Rated 4.0 out of 5.0 by Functionality on a dime! I purchased four of these and need to get probably six more in order to get the entire area. Let me start out by saying we simply needed to heighten our fence to keep the dog from jumping it. Period. Fences are EXPENSIVE. I kept trying to figure out a way to achieve the end goal without going into debt. We tried adding critter wire, etc... Nothing really was working to keep the dog from figuring a way around or through it. Finally I stumble upon this reed stuff after several google idea sessions. For the price, I was willing to take the risk and try it out. I was able to install this by myself, though having a second person makes it go a little faster. You unpack the roll from the plastic, then sit it up against the fence. I secured the start with 3 cable ties to the top, middle and close to the ground as I could get, attaching to the fence. I made sure that each tie was going through at least 2 sections of "wire" on the fence (i have chain link--and I mean that I would have the cable tie go into a hole, loop over the part that meets another loop together in the fence, then come back through the reed fence), and about 4 reeds when coming back through. I secured each tie as tight as possible without breaking anything. You want to make sure there's not a whole lot of room for the reed fence to shift around, mainly because it's not really built for a lot of pressure. I also made sure that the bottom of the reed fence was flush against the ground at each point. I recommend securing one side, then unrolling the entire roll against the fence and securing the other side with just ONE TIE on the top (in case you need to make adjustments after getting the rest done). This will keep it from falling over while you work. I put two ties every two feet, one on the top, one close to the bottom. This part is the only part you'll want a second person for, because weaving the tie back toward you is a little tricky without someone to direct and feed it back. I did two of these myself and kept having to shove my fingers through the reeds to grab the tie and pull it back through-- annoyance level probably equal to tying water balloons; it's fine until you're about ten in. haha. Anyway, so you wanna make sure that as you go, you're checking to see that the reed in that section is flush with the ground. The reeds will shift up and down pretty easily, so if you've secured it already and the tie isn't right on the wires that hold the reeds together, you can adjust them with some hand tapping. Having the fence flush to the ground assists it from tipping or shifting much. Also it'll help it to be flush against the fence, so it's a win-win. You pull it taught each time you go to adjust before tying-- it's sturdy--you can pull on it pretty well without hurting it. Pull it tight enough that it's sitting flush and not wavy (if you want it to look nice, that is). If your reeds are leaning to the direction you're pulling, you need to pick it up off of the ground and pull from the bottom wired section until it's straight, and tie it there first once it's on the ground again. I do recommend pulling via the wired areas and not just the reeds themselves. I only ever did it that way just out of common sense and caution. Once you get to the end, you'll know if you'll need to adjust at all. If so, cut your one tie and pull the reed fencing to where you want it and re-secure. I did a couple of sections at a time and it didn't take more than maybe 45 minutes. Less once I had the hang of it and it probably took 10 minutes with a helping hand for the weaving. I've had these four up for at least a month now (I have no concept of time lately). They're holding up to the weather. We've had severe winds, severe thunderstorms and flooding, etc. Granted the flooding isn't happening in my yard or anything, but the amount of rain is the point. I don't see any sign of rotting or molding from the temperature or humidity. I have chickens, ducks, cats and dogs, and they all scratch and peck, etc, at the fence at times. There is no structural damage I can see. It's still standing as strong as day one. An aggressive or determined dog would probably figure out how to chew his way through this fence but still have no luck escaping since there is chain link behind it... But my dog was simply jumping the 4ft fence I had. This added the height that stopped her. My cucumbers have decided to take over one section of this reed-- they absolutely adore it. They look really nice on it, actually. So even if you just need something around your garden area, this is a great deal and a nice look. The slight separation in the reeds allows the wind to get through instead of pushing the fence over--so it makes up for its lack of thick, sturdy material in that aspect. The PRIVACY level is that of a shower curtain. You can still see movement, silhouettes on the other side. This wasn't my reason for getting the fence though, but I know there were some people who had concerns about it not really "hiding" them. Unless you plan on some skinny dipping or topless tanning in your yard, I really would consider this to be adequate for simply separating your daily activities from the outside world's un-obscured view. I honestly don't care who sees what I do outside. Nothing to hide, but also not very interesting, so they'd have to be pretty darn bored to want to watch me-tv haha. All in all, I highly recommend this fencing, even if you're really not on a budget and just need a little something to complete the feel of your fenced in areas. If you can afford a bit more, I recommend getting enough to do both sides of the fence. Why? Well because you can still see the chain link fence on the OTHER side, and though it's not totally horribly unsightly, if you're a at all OCD (and I am extremely) the fact that it doesn't match might drive you nuts eventually. ALSO it would more than likely add to the overall strength of the reed fencing itself, and therefore the lifetime of it. This photo is through my bedroom window at the garden area. You can see my ducks in the corner! lol. The area itself is a work in progress (which is why it looks a mess), but as you can see, the fencing looks really nice. I still have to purchase more of this to complete the area you see there without it. Which reminds me, when you're going over an entrance gate, you do the same as you did with everything else, except when you're done, you'll want to make certain to secure the reed to the posts on either side of the swinging gate, secure the reeds to the part of the gate that will be opening, then cut the wire holding the reeds together from bottom to top in a straight line-- it'll be between your post securing and the securing on the swinging gate piece-- and you'll be cutting in between just two reeds all the way up. Once you have completed that, you'll see that the door will swing open just fine, and not bunch up since you secured it in the right areas. Note: when placing the reed fencing over your opening gate area, be sure NOT to put the reed flush against the ground. If you do, either tap the reeds upward, or cut the reeds about an inch off the bottom. This will allow for your gate to open and close without resistance and without damaging the fence over time. August 9, 2016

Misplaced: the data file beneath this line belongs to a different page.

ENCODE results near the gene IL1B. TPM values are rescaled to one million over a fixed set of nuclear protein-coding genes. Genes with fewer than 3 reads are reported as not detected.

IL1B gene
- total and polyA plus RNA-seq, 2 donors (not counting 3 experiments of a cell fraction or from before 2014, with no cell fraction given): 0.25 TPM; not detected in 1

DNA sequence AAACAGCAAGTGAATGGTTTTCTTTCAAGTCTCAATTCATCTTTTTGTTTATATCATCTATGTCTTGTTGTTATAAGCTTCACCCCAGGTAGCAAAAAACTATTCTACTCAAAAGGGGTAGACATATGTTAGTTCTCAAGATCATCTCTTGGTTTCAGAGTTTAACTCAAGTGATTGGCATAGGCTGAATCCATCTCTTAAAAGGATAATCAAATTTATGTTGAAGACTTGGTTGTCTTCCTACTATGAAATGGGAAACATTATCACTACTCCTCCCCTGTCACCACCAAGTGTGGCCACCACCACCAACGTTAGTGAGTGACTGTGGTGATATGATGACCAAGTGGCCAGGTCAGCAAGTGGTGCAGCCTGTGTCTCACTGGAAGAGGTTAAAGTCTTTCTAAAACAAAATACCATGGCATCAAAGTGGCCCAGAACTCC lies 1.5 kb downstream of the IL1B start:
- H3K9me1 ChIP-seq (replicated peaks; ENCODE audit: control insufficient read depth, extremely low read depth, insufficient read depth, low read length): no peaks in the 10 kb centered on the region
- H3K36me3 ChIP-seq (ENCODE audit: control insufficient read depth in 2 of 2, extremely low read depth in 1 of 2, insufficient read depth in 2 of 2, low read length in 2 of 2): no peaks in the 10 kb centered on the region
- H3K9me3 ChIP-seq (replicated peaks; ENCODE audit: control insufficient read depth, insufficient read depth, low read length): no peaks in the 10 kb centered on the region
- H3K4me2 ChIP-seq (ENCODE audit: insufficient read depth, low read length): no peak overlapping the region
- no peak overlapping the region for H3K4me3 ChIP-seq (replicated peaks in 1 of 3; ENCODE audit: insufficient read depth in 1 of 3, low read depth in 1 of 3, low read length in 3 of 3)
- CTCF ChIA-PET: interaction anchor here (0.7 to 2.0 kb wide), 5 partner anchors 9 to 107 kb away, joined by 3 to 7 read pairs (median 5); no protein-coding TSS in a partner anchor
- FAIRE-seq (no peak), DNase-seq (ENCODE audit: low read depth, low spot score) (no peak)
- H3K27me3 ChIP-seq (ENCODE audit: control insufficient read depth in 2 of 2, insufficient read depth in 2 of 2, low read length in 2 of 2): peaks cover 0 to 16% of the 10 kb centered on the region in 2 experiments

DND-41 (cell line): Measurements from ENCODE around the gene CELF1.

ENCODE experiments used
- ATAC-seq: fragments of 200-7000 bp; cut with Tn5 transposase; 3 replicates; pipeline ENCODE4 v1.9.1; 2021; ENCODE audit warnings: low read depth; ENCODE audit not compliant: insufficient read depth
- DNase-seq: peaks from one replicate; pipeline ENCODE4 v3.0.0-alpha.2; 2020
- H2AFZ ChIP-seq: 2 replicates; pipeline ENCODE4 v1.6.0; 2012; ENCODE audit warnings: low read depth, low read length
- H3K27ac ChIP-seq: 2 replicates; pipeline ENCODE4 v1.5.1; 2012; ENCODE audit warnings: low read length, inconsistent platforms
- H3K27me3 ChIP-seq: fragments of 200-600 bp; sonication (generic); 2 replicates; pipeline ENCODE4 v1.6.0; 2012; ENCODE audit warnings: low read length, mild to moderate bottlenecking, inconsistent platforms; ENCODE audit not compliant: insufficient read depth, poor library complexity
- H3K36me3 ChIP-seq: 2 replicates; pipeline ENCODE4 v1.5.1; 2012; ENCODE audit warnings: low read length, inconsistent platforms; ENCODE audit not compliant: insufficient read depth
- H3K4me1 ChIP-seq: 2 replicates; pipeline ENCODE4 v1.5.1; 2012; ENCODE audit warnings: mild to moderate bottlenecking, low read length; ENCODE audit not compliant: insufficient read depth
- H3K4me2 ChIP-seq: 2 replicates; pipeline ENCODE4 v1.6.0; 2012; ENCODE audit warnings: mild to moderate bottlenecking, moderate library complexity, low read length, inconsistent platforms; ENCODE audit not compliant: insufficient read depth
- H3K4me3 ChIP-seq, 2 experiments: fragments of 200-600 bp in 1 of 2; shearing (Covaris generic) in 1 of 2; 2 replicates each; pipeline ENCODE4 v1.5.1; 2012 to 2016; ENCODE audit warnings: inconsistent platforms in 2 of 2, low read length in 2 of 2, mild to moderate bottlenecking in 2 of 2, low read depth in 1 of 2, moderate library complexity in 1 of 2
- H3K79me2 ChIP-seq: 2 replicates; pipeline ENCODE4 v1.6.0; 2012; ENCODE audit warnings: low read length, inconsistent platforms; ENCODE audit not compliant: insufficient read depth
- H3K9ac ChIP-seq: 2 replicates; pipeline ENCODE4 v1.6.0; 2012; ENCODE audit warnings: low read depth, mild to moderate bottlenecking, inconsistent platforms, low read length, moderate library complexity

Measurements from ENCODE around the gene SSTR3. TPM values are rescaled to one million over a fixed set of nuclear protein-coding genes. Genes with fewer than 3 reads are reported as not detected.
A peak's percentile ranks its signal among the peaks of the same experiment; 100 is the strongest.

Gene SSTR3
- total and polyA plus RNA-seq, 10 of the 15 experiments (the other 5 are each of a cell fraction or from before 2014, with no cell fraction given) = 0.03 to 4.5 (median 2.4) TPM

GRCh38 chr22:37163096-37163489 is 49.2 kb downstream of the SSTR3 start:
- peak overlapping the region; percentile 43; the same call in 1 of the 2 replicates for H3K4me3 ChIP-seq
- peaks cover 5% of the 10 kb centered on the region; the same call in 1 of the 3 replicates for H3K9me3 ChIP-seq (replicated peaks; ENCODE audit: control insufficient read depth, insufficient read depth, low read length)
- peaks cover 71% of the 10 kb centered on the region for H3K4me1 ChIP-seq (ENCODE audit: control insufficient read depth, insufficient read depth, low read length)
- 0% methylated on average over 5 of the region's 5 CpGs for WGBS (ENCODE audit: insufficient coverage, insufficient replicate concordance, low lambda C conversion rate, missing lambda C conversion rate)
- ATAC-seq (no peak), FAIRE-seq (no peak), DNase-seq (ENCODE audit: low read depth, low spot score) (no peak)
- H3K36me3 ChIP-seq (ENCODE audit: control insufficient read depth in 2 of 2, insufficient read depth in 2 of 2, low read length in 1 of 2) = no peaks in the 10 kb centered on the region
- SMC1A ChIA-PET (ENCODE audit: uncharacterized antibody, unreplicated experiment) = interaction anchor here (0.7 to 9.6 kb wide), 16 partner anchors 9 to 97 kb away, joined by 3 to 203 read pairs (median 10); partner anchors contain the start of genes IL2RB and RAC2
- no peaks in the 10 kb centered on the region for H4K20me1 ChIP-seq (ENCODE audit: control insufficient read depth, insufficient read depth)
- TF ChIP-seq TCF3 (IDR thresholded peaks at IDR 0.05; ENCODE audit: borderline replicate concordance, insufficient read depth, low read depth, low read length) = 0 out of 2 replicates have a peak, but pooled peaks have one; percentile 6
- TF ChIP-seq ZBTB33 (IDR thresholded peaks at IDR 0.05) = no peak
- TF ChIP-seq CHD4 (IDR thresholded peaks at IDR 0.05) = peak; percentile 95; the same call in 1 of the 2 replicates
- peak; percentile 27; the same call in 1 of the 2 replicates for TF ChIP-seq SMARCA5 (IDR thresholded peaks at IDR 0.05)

Rated 4.0 out of 5.0 by Very easy to install on our backyard chain-link fence. We used thin wires to start, fixing the reed fencing in place, and then switched to a a few strategically placed thicker wires for permanency. From a distance, we can see through fence, but people standing close to it from the outside will not be able to easily see through it into our backyard. October 25, 2016
Rated 3.0 out of 5.0 by Perfect touch for my palapa I made a gazebo with a sattilite dish years ago. I covered it with a palm frond umbrella cover to make a palapa, but needed something to finish the lower part. I cut this product in half lengthwise and stapled it up. Work perfectly. April 26, 2016
Rated 4.0 out of 5.0 by Quick and easy with Instant Results I now have three of these reed screens covering a length of very old, unsightly fence that we can't afford to replace. One of the screens has survived three summers and two Canadian winters, and is still holding up well. Using a little water sealer is a good protective measure, and keeps the reeds looking quite nice. I recommend using this product as a quick, easy way to brighten a dull spot in your yard, and give it a nice exotic feel. September 6, 2016
Rated 4.0 out of 5.0 by Look great It looked great and it was light weight. I wasnt using it for fencing i was using it as a backdrop for a kids party. September 20, 2016
Rated 4.0 out of 5.0 by Bargain Got this to cover a fence that will be replaced in a year or two, vey happy with the price and product. September 6, 2016
Rated 2.0 out of 5.0 by Lower quality than expected I had purchased the same size bamboo fencing a few years ago from Home Depot and was satisfied with the quality, so I felt confident in ordering from you online. I was disappointed that the 2 rolls I received had a lot of broken pieces at both ends and their general appearance wasn't as nice as I was expecting. September 14, 2016